We should be seeking to change this perception. People have a connection to classical music. Countless anecdotal experiences tell me there is an untapped excitement towards it in nearly everyone. A little while ago, as I lay in the waiting room of a Melbourne hospital waiting to go under anaesthetic, my anaesthetist pulled up a clip he had found of Pirates of the Caribbean performed on electric violin under epic rock concert lighting. He had shown it to his young children to inspire them in their violin lessons. ‘How do people play like that?’ he exclaimed in awe as the violins wailed away, reverb to the max. ‘Amazing.’ The other day in an Uber, my driver, excited to learn I played piano, insisted that I check out a brilliant piece of music he had found on YouTube. It was by Mozart, he thought, featured a piano and was called something like the ‘Emperor Symphony’. ‘Beethoven’s Emperor Piano Concerto?’ Yes, that was the one.
There are many people who are evidently enthralled by the creations of classical music, yet probably aren’t active in attending the hundreds of performances, projects, and gigs that make up the lives of its artists. As classical musicians, we are selling ourselves to a community who, while interested if given the chance, are sabotaged by diminished funding, ignorant policy, and this pervasive notion that classical music happens ‘somewhere else’ (or perhaps, ‘for someone else’). Dwindling audiences mean that for musicians, versatility is more important than ever, and I believe this should be recognised in our training.
Conservatoriums have moved away from the rigorous and holistic approach as conceived in 19thth century conservatoires of Paris and Vienna. So we must ask, what is their role in the musical landscape of today? This issue inevitably cuts to that fraught question and darling of the culture wars: the purpose of tertiary education. Pianists I spoke with offered varied opinions. ‘Building connections’, ‘navel-gazing’, ‘discipline’, and frequently ‘it depends on the student’. Some referred to the more traditional notion of the university as a sanctuary for the pursuit of higher thought. Most stressed the importance of a dedicated environment in which to practice one’s craft, or put in the ‘10,000 hours’.
When asked if their own conservatorium education prepared them for the work they are doing now their answer was more united: No.
To determine whether this is a problem, we can examine the tertiary education debate in ideological terms. Or we can just look at what our conservatoriums are saying for themselves.
‘Be challenged, inspired and engaged as a 21st century musician’ commands the Sydney Conservatorium. In a similar vein Adelaide’s Elder Conservatorium invites you to ‘unleash your musical passion and embark on a classical performance career’. ‘Prepare for life as a professional musician’, the Melbourne Conservatorium says, keeping things straightforward, while the Queensland Conservatorium claims it is ‘dedicated to producing polished music professionals of the highest calibre’. The spin towards employability is conspicuous. Only the Tasmanian Conservatorium of Music remains non-committal, promising absolutely the bare minimum with: ‘Make music where music is being made’.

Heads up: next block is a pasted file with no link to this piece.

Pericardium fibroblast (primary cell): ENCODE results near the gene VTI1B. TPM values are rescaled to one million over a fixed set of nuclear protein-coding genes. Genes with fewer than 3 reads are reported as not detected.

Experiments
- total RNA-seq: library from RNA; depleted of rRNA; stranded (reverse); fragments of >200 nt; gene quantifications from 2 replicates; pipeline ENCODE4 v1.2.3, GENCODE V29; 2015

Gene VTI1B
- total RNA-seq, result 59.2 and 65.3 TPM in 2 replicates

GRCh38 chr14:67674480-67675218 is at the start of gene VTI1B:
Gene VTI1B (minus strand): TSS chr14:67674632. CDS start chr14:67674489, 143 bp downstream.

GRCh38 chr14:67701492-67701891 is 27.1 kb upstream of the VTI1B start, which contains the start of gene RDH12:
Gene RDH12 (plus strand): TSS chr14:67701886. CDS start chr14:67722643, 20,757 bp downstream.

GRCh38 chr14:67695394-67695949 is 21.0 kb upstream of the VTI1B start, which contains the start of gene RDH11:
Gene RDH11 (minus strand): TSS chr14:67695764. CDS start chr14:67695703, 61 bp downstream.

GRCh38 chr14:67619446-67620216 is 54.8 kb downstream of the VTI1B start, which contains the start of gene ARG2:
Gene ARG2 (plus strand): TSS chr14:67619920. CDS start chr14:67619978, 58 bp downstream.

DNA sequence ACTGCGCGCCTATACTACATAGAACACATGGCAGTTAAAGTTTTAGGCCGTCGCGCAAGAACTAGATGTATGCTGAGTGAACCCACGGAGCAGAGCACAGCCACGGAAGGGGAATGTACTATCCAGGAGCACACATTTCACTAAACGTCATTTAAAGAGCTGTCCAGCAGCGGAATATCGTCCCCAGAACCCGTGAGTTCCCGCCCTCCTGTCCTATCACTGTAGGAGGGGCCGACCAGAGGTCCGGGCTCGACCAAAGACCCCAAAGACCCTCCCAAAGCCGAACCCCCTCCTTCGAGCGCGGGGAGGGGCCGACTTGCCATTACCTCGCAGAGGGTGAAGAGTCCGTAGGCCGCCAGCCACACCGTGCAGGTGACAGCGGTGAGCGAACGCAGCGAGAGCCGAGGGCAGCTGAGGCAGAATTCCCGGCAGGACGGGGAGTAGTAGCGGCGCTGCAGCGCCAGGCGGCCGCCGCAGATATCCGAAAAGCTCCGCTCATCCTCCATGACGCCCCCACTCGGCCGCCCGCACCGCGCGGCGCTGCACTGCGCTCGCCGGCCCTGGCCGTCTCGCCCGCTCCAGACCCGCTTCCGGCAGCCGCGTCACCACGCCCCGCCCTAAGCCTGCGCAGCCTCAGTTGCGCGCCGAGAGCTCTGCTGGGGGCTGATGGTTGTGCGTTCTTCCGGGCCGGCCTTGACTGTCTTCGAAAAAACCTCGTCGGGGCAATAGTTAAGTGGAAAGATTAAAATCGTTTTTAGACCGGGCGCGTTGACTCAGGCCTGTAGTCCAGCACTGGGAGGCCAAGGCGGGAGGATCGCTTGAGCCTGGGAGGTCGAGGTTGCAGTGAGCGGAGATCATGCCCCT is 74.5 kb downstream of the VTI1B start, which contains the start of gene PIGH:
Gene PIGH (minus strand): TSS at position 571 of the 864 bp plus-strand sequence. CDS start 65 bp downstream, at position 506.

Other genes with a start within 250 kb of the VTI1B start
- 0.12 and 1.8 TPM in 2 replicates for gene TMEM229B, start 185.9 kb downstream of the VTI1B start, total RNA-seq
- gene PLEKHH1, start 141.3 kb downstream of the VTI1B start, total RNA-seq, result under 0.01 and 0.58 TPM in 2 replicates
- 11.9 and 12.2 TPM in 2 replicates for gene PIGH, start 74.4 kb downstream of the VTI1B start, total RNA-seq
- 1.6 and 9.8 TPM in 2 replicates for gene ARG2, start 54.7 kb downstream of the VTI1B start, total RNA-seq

Based on their marketing campaigns, the expectation that a degree from these institutions should prepare students for a career in their chosen field is not unreasonable. Evidently, conservatoriums are unabashed in advertising their role in producing career-ready professionals. To then not provide such an education seems disingenuous.
A quick snapshot of the profiles of some of Australia’s most highly regarded pianists reveals the breadth of work they do. Leigh Harrold, one of Australia’s busiest pianists with a reputation for ‘rare talent and intelligence’, estimates collaborative piano work to occupy 80 percent of his professional life. Anna Goldsworthy’s biography lists her as ‘an award-winning pianist and writer, and festival director’. Winner of the 2011 Australian International Chopin Competition, Peter de Jager, works regularly as a collaborative pianist and has a diverse repertoire which encompasses ‘all periods of western classical music as well as musical theatre and cabaret’. Bernadette Harvey is a performer, recording artist, and pedagogue at the Sydney Conservatorium. Kristian Chong is ‘equally at home as a concerto soloist, chamber musician and recitalist’ and holds a teaching position at the Conservatorium in Melbourne.